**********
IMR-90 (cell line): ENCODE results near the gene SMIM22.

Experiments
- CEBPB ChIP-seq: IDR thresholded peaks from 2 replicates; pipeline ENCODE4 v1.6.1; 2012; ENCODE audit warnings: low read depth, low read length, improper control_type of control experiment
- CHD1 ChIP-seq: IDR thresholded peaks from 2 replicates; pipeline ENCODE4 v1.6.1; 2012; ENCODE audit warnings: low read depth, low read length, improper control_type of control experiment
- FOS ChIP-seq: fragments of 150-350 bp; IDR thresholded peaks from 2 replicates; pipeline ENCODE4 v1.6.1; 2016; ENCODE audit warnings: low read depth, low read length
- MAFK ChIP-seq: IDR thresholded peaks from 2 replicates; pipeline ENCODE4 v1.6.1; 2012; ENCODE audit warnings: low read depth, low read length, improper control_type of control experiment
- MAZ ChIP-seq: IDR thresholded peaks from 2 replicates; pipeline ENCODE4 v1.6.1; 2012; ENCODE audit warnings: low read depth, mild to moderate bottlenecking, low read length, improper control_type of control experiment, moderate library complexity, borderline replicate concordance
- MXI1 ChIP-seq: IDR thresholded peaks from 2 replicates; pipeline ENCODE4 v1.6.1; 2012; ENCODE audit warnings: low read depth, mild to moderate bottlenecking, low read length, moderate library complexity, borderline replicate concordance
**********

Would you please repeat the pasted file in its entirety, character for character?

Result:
IMR-90 (cell line): ENCODE results near the gene SMIM22.

Experiments
- CEBPB ChIP-seq: IDR thresholded peaks from 2 replicates; pipeline ENCODE4 v1.6.1; 2012; ENCODE audit warnings: low read depth, low read length, improper control_type of control experiment
- CHD1 ChIP-seq: IDR thresholded peaks from 2 replicates; pipeline ENCODE4 v1.6.1; 2012; ENCODE audit warnings: low read depth, low read length, improper control_type of control experiment
- FOS ChIP-seq: fragments of 150-350 bp; IDR thresholded peaks from 2 replicates; pipeline ENCODE4 v1.6.1; 2016; ENCODE audit warnings: low read depth, low read length
- MAFK ChIP-seq: IDR thresholded peaks from 2 replicates; pipeline ENCODE4 v1.6.1; 2012; ENCODE audit warnings: low read depth, low read length, improper control_type of control experiment
- MAZ ChIP-seq: IDR thresholded peaks from 2 replicates; pipeline ENCODE4 v1.6.1; 2012; ENCODE audit warnings: low read depth, mild to moderate bottlenecking, low read length, improper control_type of control experiment, moderate library complexity, borderline replicate concordance
- MXI1 ChIP-seq: IDR thresholded peaks from 2 replicates; pipeline ENCODE4 v1.6.1; 2012; ENCODE audit warnings: low read depth, mild to moderate bottlenecking, low read length, moderate library complexity, borderline replicate concordance